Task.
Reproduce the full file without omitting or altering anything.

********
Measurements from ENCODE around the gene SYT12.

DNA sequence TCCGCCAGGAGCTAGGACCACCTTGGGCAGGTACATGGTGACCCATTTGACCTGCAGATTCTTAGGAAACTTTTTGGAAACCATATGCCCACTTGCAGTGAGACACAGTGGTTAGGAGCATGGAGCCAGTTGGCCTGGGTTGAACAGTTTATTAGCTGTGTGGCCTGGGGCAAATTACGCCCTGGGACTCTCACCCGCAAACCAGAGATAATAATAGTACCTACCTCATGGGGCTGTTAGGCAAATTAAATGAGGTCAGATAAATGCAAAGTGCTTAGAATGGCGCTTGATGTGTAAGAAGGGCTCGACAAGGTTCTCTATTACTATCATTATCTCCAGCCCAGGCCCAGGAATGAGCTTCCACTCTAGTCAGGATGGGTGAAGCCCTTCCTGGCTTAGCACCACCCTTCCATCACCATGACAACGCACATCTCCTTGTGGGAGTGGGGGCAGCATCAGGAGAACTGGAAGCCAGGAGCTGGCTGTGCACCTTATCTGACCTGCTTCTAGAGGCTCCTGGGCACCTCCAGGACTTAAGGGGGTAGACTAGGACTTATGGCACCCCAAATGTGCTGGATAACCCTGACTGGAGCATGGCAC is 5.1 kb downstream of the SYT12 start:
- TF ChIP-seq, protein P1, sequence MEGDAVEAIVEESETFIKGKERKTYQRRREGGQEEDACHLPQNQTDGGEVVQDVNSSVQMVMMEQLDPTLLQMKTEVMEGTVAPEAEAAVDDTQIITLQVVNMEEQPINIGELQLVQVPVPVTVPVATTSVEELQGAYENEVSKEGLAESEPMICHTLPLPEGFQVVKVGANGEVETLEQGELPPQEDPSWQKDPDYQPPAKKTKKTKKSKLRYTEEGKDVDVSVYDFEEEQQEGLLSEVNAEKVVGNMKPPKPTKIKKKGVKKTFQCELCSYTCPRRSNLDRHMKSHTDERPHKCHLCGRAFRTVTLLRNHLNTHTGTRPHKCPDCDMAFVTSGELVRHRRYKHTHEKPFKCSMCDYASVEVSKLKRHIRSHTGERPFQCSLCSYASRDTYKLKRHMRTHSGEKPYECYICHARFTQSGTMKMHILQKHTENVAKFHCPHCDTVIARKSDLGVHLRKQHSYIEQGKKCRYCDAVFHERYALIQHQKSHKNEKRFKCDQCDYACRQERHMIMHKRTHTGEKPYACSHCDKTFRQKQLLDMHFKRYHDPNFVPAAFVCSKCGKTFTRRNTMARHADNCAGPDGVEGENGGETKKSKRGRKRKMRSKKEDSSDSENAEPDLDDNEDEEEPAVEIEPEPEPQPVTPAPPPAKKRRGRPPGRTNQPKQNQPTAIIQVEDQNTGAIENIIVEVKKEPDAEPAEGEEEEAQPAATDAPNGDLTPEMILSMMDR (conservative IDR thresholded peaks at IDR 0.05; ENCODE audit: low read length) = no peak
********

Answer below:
Measurements from ENCODE around the gene SYT12.

DNA sequence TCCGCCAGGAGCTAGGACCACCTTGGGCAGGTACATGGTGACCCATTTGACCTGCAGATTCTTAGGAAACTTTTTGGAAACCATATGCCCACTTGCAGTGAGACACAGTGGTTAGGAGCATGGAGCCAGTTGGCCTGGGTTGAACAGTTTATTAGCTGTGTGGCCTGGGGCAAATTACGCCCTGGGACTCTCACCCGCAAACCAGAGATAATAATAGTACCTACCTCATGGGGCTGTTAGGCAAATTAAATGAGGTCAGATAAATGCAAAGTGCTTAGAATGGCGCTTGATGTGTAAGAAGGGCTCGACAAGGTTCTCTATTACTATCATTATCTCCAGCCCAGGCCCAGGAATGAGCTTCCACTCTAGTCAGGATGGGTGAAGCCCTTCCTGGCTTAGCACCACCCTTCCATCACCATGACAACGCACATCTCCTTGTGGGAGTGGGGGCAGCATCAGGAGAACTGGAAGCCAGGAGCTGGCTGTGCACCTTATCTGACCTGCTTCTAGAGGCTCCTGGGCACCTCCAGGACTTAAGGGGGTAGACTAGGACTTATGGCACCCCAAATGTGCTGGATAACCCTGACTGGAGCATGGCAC is 5.1 kb downstream of the SYT12 start:
- TF ChIP-seq, protein P1, sequence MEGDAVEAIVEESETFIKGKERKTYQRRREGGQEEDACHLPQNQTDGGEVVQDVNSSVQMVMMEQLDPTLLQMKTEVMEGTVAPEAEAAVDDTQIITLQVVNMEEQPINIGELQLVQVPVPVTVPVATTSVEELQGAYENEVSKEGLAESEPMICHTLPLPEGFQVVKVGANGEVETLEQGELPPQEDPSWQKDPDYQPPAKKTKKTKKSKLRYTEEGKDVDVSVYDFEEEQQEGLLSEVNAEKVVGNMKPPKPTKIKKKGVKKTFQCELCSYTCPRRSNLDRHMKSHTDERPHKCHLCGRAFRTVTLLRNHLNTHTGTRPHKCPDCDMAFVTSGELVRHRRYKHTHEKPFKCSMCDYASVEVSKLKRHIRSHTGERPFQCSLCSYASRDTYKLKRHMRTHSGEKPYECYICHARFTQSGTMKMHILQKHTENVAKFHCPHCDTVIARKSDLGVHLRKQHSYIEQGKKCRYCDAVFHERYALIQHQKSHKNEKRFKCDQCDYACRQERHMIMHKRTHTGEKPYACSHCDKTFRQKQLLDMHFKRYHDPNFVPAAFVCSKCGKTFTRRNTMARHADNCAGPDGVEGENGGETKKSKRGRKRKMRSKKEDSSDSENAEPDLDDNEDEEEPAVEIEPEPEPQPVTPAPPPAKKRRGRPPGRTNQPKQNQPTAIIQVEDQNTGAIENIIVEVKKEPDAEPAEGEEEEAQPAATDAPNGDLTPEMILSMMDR (conservative IDR thresholded peaks at IDR 0.05; ENCODE audit: low read length) = no peak